Goal 16 - Peace and Justice

Reform to U.S. Refugee and Immigration Policies: Overlooked Solution to the Global Health Worker Shortage

There are potentially hundreds of thousands of professionals not working simply because of their refugee or immigrant status.

Discussions around refugees have defied our typically short attention spans when it comes to global challenges. The magnitude and awareness of this crisis among Americans has only been amplified by travel bans and stigma against refugees. Tensions are high, while answers to address the refugee crisis still seem far away.

Amidst the discussions of the world’s problems, however, there may be one obvious way to humanely and productively support refugees – and it’s staring right at us.

Globally, we face a shortage of 7.2 million health professionals. Yet, among the 65 million refugees in the world right now, there are potentially hundreds of thousands of professionals not working simply because of their refugee or immigrant status. A 2014 report by the Massachusetts Advisory Council for Refugees and Immigrants found that in just that one state, there were 3,000 doctors unable to work in their trained professions. Considering the millions who have fled conflicts – in addition to those who immigrate – we can estimate there are a staggering number of health professionals in a similar position worldwide.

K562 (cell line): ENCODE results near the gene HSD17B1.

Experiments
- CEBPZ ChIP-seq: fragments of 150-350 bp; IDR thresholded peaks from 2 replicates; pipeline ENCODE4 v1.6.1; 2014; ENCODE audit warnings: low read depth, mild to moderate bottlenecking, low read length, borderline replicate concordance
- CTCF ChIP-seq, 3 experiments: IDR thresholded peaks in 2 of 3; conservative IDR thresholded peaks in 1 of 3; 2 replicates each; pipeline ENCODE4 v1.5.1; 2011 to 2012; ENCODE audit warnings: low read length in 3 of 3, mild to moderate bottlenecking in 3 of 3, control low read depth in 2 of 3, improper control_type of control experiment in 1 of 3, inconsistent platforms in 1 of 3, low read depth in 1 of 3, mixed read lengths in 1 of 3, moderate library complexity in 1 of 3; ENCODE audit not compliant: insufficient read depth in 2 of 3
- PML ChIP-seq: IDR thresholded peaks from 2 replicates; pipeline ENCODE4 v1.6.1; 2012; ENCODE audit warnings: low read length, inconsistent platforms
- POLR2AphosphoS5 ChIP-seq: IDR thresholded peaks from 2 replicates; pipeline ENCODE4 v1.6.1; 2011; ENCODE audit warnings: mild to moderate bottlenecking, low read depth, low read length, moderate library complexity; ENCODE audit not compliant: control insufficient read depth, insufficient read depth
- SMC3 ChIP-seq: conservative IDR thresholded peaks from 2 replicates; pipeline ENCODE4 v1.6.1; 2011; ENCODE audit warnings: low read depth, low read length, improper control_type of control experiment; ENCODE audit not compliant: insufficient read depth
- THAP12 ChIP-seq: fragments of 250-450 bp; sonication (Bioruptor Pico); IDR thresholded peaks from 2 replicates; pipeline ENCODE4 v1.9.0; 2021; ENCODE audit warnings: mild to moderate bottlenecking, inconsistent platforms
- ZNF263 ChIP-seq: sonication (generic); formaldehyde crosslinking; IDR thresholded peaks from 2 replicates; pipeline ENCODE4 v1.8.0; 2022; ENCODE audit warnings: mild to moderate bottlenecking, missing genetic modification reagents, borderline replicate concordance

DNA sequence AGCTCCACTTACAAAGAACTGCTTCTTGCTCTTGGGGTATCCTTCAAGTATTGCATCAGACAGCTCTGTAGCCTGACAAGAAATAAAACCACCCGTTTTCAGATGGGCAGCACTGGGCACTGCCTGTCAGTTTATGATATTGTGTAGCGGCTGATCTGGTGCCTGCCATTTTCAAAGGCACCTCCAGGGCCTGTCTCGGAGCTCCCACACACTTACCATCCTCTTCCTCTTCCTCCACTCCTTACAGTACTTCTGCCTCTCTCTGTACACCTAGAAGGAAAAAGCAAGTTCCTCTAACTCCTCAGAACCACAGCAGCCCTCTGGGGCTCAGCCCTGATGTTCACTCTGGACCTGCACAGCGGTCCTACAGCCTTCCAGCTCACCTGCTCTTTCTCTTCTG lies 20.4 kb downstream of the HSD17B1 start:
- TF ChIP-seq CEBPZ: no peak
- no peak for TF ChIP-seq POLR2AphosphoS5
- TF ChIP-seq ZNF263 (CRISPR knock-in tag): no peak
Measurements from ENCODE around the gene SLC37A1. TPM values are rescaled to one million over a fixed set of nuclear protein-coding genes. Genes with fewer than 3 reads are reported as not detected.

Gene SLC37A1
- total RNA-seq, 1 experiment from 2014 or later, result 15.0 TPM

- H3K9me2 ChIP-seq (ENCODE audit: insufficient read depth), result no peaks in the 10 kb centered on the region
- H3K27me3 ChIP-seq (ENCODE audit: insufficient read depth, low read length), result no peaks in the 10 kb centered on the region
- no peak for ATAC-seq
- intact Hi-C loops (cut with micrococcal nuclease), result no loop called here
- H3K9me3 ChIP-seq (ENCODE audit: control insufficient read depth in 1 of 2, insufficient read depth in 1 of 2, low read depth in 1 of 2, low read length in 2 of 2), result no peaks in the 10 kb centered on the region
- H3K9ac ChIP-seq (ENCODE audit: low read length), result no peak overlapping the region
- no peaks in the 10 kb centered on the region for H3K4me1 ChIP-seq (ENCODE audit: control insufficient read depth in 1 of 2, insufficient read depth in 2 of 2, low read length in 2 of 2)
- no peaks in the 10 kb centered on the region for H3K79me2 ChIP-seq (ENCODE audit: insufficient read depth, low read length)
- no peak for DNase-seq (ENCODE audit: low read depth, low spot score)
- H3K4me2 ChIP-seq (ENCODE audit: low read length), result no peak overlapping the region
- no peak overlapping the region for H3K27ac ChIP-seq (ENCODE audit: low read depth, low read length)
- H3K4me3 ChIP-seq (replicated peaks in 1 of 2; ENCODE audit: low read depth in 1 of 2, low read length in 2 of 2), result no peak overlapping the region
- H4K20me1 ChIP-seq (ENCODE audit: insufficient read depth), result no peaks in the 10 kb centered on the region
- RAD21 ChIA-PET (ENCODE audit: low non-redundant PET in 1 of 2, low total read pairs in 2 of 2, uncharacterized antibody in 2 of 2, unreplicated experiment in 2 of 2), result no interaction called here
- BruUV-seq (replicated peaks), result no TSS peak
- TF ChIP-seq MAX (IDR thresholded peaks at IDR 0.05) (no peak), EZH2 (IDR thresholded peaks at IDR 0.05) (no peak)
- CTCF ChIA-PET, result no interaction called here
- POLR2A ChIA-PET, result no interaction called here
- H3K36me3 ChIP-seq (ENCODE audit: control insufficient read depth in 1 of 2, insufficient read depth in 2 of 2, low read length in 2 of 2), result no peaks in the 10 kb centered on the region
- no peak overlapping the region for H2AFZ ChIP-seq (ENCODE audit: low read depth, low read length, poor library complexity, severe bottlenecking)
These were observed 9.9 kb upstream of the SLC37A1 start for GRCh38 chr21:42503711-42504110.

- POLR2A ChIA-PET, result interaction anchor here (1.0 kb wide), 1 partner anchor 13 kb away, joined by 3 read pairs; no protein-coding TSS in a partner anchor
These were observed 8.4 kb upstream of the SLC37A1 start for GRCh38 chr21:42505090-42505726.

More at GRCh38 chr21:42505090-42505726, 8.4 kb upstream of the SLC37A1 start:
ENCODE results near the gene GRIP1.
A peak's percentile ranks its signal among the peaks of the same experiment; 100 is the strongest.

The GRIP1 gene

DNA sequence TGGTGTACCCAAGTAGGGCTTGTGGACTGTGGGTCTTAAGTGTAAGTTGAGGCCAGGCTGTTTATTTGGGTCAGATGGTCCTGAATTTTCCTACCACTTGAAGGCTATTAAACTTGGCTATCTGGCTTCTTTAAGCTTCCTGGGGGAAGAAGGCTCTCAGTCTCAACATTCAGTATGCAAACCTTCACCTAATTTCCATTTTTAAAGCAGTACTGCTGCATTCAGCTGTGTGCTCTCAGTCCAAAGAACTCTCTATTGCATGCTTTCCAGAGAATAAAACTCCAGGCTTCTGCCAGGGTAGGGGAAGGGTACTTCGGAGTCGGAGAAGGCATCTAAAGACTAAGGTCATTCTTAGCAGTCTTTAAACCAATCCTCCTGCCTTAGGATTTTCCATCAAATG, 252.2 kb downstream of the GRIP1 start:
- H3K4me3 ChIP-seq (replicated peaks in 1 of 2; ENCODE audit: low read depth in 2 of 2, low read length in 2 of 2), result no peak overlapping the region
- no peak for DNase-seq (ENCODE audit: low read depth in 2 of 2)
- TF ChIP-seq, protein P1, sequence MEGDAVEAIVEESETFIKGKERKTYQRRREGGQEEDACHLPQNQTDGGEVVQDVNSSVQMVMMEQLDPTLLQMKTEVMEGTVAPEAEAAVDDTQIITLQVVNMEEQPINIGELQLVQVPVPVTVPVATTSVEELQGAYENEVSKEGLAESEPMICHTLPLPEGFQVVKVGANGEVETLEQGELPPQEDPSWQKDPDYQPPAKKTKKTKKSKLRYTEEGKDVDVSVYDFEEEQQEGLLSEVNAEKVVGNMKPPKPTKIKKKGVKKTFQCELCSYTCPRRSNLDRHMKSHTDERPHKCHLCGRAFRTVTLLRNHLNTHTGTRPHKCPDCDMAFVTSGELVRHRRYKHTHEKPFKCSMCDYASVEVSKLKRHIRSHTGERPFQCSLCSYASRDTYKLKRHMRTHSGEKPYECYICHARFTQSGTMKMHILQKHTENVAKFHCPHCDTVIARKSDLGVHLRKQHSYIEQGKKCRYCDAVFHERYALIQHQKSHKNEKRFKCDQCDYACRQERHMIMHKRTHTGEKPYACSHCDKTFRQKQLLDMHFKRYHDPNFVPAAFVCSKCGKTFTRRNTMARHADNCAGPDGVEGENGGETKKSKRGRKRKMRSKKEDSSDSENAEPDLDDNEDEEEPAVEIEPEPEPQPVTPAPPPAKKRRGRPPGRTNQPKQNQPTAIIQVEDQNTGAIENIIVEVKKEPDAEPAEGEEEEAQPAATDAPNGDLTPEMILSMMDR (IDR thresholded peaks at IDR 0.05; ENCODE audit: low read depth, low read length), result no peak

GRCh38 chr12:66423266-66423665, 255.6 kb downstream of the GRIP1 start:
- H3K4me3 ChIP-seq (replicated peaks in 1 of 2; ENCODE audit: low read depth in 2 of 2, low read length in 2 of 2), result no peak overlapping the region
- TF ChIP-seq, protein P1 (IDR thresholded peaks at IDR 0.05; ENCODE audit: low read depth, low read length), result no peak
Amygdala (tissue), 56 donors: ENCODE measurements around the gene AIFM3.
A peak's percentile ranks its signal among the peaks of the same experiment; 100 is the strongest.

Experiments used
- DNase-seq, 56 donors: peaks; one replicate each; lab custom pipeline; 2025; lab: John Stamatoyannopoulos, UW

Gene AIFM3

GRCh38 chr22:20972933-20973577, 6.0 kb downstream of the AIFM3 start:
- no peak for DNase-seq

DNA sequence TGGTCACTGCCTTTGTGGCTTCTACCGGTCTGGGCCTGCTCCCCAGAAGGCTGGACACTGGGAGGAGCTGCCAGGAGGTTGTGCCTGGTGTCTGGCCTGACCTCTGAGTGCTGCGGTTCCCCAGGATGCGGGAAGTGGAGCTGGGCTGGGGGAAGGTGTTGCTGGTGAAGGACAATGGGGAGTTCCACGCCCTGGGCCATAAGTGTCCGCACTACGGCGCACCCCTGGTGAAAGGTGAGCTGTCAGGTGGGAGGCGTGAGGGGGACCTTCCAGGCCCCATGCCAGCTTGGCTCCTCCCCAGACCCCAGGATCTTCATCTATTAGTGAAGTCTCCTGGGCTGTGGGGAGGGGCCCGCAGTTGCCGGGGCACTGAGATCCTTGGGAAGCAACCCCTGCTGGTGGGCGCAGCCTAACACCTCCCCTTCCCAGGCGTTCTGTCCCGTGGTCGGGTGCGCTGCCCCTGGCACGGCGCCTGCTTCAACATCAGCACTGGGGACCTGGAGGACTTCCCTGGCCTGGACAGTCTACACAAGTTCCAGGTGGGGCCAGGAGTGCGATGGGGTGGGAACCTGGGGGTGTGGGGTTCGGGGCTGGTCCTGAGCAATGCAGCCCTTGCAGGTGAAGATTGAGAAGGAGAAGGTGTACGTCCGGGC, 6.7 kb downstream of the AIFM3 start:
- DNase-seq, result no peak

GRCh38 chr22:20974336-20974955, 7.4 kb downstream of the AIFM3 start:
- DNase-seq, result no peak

At the same time, there are communities who face crisis-level shortages of doctors, nurses and midwives. Amid the camps of conflict zones and their neighboring countries, there is an immense need for health workers. For example, Syria has an estimated 4.8 million people who have fled the country; more than 95% are in just four countries bordering the nation state. In both settings, the burden of disease from preventable illness continues to climb because of the inadequate supply of skilled health professionals.

Some countries have tried to entice skilled healthcare professionals to work with tax cuts or similar benefits and this has seen some results. Apparently, one of the reasons so many immigrant healthcare workers are attracted to the US is because of healthcare professional disability insurance and similar discounted policies that would help them provide for their family. Though because of strict immigration laws, many healthcare professionals are not getting to where they need to be, or are prevented from working.

So what if our global leaders changed their mindset from refugees being “a problem,” and found ways that refugees can help meet urgent, existing needs? Refugee and immigrant health professionals could then work in refugee camps and/or in countries where there are critical shortages of such professionals.

The effects would be win-win-win. At-risk populations would receive much-needed care. The host country’s health system would be alleviated of overwhelming demand. The health professionals themselves could reclaim their hard-earned professions and maybe even help train future health professionals.